View Full Version : SOPA bill prompts boycott of supporters
12-23-2011, 11:32 AM
SOPA bill prompts boycott of supporters (http://blogs.computerworld.com/19480/sopa_bill_prompts_boycott_of_supporters?source=CTWNLE_nlt_security_2011-12-23)
By Richi Jennings (@richi G+) - December 23, 2011.
The widely-hated Stop Online Piracy Act (SOPA) is causing its supporters to suffer boycotts. Organizations such as GoDaddy and 3M are being targeted by serious activism. In IT Blogwatch, bloggers ponder protectionism and DNS Balkanization.
links to multiple blog posts / articles
12-23-2011, 11:37 AM
because the Gobberment is so accurate,
ICE Domain Seizures Backfire Again (http://news.softpedia.com/news/ICE-Domain-Seizures-Backfire-Again-184729.shtml)
The domain seizures executed by the U.S. Immigration and Customs Enforcement (ICE) has again caused controversy when it resulted in 84,000 websites being falsely accused of harboring child pornography.
The latest operation executed under ICE's banner was called "Operation Save Our Children" and targeted domains linked to abusive material involving minors.
This action affected around ten domain names, which were forcefully redirected by the registries towards a server hosting a fancy notification page.
The message displayed on it, next to the ICE and Department of Justice logos, informs visitors that the domain was seized according to a warrant issued by a court and warns that:
"Advertisement, distribution, transportation, receipt, and possession of child pornography constitute federal crimes that carry penalties for first time offenders of up to 30 years in federal prison, a $250,000 fine, forfeiture and restitution."
However, the list of seized domains included mooo.com, which belongs to a large DNS services provider called freedns.afraid.org.
One of the services allows users to create subdomains on a variety of domain names and point them to their own servers.
Mooo.com is the most popular FreeDNS domain and hosts a number of 84,000 websites whose webmasters had to explain to their users that they are not involved in child pornography.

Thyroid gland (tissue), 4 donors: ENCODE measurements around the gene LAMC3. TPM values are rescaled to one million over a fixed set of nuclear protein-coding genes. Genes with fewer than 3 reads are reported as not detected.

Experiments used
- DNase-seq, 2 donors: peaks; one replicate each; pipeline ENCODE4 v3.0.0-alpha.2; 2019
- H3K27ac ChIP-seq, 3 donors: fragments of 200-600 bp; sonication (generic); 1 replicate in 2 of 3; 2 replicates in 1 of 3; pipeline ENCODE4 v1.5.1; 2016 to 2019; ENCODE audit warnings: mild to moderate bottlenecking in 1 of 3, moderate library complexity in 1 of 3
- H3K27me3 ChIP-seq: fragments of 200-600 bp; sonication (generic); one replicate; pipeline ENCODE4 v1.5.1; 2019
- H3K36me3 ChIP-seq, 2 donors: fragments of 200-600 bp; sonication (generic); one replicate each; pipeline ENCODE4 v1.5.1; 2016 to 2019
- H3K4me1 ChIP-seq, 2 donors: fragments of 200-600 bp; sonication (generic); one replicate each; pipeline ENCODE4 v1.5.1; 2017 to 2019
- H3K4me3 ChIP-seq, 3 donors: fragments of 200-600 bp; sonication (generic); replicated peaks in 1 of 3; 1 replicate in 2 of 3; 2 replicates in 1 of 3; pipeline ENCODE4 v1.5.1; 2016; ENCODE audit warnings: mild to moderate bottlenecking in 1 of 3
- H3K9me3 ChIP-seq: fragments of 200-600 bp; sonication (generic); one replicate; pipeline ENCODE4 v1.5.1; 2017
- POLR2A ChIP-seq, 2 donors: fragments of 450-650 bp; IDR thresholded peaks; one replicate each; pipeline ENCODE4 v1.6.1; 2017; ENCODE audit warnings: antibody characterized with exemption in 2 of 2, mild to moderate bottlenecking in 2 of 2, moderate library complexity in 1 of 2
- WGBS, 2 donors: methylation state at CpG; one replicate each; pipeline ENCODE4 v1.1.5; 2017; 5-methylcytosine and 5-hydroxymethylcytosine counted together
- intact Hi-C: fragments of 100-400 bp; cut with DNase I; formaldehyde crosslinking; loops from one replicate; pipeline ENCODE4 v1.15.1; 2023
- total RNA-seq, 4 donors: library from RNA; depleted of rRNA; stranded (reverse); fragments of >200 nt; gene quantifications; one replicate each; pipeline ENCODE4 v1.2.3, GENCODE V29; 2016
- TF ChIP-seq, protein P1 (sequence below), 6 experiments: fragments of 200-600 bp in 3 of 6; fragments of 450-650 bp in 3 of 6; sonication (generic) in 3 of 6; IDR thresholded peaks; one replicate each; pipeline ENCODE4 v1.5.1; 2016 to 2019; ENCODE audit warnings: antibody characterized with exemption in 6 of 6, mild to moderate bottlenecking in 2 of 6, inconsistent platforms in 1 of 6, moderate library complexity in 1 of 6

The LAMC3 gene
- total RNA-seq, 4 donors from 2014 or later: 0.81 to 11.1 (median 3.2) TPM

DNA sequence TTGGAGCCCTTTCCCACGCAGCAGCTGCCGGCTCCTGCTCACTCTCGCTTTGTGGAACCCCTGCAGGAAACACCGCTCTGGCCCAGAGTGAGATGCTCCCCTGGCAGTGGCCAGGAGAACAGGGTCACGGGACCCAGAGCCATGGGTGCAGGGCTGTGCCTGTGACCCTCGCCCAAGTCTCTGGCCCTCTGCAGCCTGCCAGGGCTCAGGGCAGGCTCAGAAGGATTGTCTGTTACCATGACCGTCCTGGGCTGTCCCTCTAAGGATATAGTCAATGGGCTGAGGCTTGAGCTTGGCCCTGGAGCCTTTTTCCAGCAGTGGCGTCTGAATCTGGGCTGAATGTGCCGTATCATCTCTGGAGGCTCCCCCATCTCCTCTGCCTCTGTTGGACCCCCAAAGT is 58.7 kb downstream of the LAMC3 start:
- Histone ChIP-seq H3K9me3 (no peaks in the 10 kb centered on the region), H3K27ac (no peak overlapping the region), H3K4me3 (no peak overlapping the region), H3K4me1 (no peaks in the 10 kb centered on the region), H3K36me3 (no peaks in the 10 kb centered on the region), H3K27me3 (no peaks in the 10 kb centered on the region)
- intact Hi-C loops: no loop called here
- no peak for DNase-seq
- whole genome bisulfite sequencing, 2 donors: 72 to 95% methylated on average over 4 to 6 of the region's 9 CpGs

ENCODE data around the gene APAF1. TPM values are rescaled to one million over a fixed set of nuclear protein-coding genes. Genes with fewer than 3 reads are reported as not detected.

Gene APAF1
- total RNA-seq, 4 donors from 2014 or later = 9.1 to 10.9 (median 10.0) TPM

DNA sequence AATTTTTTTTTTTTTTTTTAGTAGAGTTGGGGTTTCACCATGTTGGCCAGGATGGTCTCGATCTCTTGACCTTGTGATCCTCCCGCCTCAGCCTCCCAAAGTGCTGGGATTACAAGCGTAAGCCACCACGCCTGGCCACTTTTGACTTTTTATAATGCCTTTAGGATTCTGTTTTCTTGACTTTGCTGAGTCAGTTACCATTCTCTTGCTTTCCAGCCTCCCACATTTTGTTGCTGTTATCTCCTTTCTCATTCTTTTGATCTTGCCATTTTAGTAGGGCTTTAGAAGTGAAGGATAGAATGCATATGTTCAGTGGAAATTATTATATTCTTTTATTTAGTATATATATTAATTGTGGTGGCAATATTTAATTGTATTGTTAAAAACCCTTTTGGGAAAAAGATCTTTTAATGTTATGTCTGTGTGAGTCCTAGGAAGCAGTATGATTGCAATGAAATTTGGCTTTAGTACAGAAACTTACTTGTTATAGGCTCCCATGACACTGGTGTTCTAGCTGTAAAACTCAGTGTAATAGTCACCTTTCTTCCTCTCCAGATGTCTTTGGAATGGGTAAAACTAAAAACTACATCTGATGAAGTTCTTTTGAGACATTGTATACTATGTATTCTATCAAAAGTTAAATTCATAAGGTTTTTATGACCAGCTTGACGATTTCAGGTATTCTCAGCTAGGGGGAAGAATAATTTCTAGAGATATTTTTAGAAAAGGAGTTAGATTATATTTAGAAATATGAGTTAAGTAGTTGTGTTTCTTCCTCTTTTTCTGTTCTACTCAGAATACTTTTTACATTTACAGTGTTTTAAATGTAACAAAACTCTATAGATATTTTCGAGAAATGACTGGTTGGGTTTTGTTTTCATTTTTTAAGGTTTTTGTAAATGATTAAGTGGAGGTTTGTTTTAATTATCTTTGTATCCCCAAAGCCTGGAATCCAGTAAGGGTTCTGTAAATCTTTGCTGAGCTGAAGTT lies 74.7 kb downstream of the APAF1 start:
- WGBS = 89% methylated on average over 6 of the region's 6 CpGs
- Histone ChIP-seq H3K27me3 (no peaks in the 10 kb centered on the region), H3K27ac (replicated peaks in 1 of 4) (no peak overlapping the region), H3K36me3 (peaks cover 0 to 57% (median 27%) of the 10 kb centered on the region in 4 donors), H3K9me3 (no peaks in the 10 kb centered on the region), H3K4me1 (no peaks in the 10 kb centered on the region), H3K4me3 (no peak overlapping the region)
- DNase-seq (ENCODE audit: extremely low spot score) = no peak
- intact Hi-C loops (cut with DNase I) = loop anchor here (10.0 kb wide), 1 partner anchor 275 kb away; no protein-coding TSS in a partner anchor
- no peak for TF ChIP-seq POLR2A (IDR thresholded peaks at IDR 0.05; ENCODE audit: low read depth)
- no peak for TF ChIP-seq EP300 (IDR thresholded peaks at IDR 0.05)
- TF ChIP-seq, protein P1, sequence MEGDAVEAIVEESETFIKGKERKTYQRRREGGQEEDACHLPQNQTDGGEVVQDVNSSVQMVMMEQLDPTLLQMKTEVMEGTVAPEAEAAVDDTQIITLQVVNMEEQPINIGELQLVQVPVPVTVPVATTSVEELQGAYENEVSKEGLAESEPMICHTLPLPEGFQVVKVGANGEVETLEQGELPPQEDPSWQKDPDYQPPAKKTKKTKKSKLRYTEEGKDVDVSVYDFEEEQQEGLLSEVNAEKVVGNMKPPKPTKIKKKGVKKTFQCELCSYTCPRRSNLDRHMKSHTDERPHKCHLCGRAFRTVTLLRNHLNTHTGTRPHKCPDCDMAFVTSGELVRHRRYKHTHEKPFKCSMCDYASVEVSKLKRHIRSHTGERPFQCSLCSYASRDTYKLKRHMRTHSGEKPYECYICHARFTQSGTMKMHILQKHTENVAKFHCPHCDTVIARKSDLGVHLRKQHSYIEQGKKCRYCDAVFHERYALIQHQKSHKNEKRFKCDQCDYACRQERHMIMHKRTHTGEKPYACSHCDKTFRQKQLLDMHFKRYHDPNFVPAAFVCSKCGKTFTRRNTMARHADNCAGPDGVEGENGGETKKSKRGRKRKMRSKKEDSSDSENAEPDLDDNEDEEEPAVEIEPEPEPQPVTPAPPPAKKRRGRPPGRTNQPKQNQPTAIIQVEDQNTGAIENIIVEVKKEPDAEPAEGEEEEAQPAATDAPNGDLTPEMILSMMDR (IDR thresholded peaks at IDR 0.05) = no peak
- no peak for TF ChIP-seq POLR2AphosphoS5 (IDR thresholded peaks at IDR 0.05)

Some of these sites belong to small mom and pop home businesses, whose reputation has been damaged just because someone at ICE failed to properly research who owns all of the ten domains and what are they being used for.
The Secretary of Homeland Security Janet Napolitano issued a statement about the operation saying that "DHS is committed to working with our law enforcement partners to shut down websites that promote child pornography to protect these children from further victimization."
While these actions are certainly welcomed, the ICE, which is part of the DHS, has demonstrated complete disregard for innocent people's businesses so far.
Last month it seized the domain of a Spanish company which earned the right to operate in court on two separate occasions, with no warning.
12-23-2011, 11:40 AM
How SOPA Will Destroy The Internet (http://www.circleid.com/posts/20111222_how_sopa_will_destroy_the_internet/)
Where This Is Going.
If this becomes law, it's a short stretch from SOPA to NODA (No Online Dissent Anywhere) and if you think I'm a nutcase for saying so, I'd like to remind everybody what happened just over a year ago, when US politicians were tripping over themselves to shut down wikileaks (a royal fiasco in which this company was embroiled) (http://blog.easydns.org/tag/wikileaks) and to this day, they have not been charged with a crime anywhere.
Many of the "dirty tricks" employed against Wikileaks would be enshrined on law under SOPA (and someday, NODA):
* A requirement that service providers block access to offending domains, including that they stop resolving their DNS
* Search engines to purge search results for offending domains
* Payment processors to sever ties to offending domains
And they added an extra provision that it will be an offense to knowingly create a service or system to provide a workaround to a banned domain or host. So for example, they would no longer have to hassle Mozilla to remove that firefox plugin that let's you reach ICE blocked websites (http://torrentfreak.com/homeland-security-wants-mozilla-to-pull-domain-seizure-add-on-110505/), it would be illegal to make it or distribute it.
While this is an Online Piracy law, it already contains additional "enhancements" under Title 2: Additional Enhancements to Combat Intellectual Property Theft:, namely:
* SEC. 201. STREAMING OF COPYRIGHTED WORKS IN VIOLATION OF CRIMINAL LAW.
* SEC. 202. TRAFFICKING IN INHERENTLY DANGEROUS GOODS OR SERVICES.
* SEC. 203. PROTECTING U.S. BUSINESSES FROM FOREIGN AND ECONOMIC ESPIONAGE.
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